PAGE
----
Labour Research, vol. 91, Nov 2002, p.14-16
Outlines changes in the tax credit system designed to "make work pay" for people on low incomes. Two new credits, the Child Tax Credit and the Working Tax Credit replace the old system. Low paid workers without children will benefit from tax credits for the first time. Child Tax Credit will be extended to parents on higher incomes. Altogether, new money is being put into the system.
Department of Health
Healthy Start aims to improve the health of women and children in low income groups and will replace the Welfare Food Scheme. It is proposed to use fixed face value vouchers, instead of the current milk tokens. The value of the voucher will be broadly equivalent to the value of the seven pints of liquid milk provided under the present scheme. The voucher will be used to buy fruit, vegetables, and cereals as well as milk and liquid formula. Families will register for the scheme through health professionals who will also offer advice on nutrition.
Working Brief, no. 139, 2002, p.20-21
Article explores the steady flow of people from the claimant count to disability benefits such as Incapacity Benefit. This leads to their being designated as chronically sick instead of as unemployed.
J M Orszag and D J Snower
Labour Economics, vol. 9, 2002, p.631-641
Paper explores the employment implications of allowing people the opportunity of using a portion of their incapacity benefits to provide employment vouchers for employers that hire them. The analysis indicates that introducing this policy could increase employment, raise the incomes of incapacity benefits recipients and reduce employers' labour costs.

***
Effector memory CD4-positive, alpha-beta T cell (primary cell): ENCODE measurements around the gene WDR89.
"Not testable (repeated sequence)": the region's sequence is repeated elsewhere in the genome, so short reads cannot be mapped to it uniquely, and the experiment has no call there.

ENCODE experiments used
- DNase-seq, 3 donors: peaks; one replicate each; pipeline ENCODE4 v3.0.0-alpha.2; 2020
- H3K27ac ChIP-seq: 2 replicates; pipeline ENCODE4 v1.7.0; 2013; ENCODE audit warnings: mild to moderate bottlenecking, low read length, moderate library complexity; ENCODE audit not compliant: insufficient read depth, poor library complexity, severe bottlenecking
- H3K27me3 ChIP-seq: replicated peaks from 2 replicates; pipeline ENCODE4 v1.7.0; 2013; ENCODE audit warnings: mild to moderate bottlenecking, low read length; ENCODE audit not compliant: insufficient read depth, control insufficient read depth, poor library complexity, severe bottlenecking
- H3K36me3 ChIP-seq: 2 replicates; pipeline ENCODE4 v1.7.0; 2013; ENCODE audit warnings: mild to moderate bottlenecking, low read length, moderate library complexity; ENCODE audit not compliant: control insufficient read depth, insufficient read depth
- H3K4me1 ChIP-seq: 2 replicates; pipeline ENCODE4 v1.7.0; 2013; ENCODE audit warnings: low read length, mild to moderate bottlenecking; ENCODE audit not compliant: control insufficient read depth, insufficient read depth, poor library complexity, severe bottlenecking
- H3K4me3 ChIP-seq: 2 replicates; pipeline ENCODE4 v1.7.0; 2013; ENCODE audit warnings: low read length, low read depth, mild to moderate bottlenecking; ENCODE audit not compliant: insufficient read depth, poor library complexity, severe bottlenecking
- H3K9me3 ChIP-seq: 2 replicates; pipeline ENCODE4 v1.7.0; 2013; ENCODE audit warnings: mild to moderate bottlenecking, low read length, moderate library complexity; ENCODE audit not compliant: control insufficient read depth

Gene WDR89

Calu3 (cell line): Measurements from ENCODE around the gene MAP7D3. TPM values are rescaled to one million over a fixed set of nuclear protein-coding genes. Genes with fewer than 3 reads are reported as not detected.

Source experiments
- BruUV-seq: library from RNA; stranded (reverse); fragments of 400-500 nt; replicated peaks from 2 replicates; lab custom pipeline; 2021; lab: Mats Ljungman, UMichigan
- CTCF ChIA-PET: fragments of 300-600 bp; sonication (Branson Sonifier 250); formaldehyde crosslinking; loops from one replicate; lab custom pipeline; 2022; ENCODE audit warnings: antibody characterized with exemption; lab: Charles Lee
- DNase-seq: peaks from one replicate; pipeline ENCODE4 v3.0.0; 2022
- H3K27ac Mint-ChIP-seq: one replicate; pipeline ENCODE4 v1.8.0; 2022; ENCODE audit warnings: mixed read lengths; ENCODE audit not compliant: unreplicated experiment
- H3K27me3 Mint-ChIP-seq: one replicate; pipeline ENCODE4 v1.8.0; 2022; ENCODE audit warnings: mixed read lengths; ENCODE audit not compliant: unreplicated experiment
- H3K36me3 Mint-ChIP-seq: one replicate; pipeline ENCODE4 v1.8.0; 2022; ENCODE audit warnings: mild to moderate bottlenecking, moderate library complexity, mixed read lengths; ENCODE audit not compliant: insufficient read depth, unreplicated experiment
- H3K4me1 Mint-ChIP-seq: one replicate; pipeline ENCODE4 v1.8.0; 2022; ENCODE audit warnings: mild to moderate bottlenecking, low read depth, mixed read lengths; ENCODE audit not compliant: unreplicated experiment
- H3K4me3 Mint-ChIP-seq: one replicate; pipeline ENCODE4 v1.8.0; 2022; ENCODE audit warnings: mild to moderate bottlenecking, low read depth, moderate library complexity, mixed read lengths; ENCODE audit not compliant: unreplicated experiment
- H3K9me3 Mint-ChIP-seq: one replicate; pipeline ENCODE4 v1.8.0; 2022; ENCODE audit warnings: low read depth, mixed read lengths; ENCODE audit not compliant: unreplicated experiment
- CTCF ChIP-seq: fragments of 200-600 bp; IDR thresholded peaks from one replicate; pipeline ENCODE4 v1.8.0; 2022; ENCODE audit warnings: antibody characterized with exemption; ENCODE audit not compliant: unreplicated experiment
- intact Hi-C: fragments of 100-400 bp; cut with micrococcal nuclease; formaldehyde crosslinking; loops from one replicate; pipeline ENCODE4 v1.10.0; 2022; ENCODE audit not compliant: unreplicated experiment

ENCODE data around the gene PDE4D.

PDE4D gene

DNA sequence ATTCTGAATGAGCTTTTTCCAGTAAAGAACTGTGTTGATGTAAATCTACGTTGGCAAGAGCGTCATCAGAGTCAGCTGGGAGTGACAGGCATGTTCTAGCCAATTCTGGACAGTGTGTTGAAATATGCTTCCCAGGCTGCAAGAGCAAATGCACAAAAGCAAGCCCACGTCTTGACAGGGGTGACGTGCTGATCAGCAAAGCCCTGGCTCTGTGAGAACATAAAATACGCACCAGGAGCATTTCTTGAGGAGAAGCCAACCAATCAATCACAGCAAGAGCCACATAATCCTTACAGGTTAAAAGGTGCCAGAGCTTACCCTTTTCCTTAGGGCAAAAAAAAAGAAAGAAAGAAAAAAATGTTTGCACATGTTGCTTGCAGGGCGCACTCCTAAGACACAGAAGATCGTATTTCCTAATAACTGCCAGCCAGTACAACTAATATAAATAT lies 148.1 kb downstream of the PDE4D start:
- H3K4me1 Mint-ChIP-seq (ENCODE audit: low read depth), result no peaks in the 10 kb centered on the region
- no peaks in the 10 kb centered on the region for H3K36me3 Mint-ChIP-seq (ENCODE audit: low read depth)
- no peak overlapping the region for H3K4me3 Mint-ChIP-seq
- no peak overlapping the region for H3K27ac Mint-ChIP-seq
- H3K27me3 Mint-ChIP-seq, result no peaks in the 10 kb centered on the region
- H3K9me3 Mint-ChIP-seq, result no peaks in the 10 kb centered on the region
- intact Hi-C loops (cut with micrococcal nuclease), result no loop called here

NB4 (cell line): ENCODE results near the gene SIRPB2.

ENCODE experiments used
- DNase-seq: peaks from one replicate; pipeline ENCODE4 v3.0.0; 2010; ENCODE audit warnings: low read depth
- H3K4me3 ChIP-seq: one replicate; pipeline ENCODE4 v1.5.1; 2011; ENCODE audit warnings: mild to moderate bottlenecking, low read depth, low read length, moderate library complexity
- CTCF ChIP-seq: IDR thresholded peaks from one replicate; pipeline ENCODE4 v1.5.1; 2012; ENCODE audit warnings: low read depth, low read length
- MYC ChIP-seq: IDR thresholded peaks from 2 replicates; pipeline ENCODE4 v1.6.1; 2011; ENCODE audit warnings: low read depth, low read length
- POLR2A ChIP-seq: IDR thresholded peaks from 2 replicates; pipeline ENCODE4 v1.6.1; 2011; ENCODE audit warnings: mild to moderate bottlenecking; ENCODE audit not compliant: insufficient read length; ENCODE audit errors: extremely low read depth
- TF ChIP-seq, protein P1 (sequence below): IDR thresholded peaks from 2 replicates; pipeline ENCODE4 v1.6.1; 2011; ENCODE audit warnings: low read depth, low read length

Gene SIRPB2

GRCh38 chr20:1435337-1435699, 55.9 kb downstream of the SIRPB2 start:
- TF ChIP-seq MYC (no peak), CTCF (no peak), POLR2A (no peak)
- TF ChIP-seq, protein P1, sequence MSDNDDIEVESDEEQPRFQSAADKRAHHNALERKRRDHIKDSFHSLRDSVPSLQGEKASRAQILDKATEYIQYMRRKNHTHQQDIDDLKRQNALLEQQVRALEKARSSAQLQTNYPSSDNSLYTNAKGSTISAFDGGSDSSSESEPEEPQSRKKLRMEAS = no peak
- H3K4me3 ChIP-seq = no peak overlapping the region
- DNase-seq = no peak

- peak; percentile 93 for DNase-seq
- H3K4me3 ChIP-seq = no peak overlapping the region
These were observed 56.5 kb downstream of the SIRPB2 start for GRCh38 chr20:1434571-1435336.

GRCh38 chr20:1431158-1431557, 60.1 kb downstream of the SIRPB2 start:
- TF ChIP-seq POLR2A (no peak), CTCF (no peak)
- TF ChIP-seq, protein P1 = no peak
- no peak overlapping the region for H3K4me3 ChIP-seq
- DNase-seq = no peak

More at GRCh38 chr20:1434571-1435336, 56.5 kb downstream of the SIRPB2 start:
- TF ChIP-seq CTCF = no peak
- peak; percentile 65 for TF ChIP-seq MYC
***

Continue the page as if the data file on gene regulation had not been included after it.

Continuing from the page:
M Taylor and W Paxton
Public Finance, Oct 25th-31st 2002, p.30-31
There is increasing interest from both the Labour government and the Conservative opposition in asset-based welfare. Government proposals include Child Trust Funds which would enable 18 year olds to start life with an asset of £3,000 to £4,000. The Tory proposed Lifetime Savings Account would be a government sponsored account aimed at helping people through periods of financial difficulty. For every pound that an individual deposited in the account, the government would make a matching contribution.
A Travis and P Wintour
The Guardian, November 11th 2002, p.1
A new antisocial behaviour bill is to revive controversial plans to cut the social security benefits of the parents of tearaway children and nuisance tenants. The sanctions are to be accompanied by parenting orders for those who fail to tackle children's truancy from school.
The Times, November 14th 2002, p.14
Plans to dock child benefit payments from the parents of persistent truants have been quietly dropped and will not feature in the new legislative programme, according to the Queen's speech.
M Smulian and M Delargy
Roof, Nov/Dec 2002, p.18-19
Summarizes twenty years of chaos in the administration of housing benefit.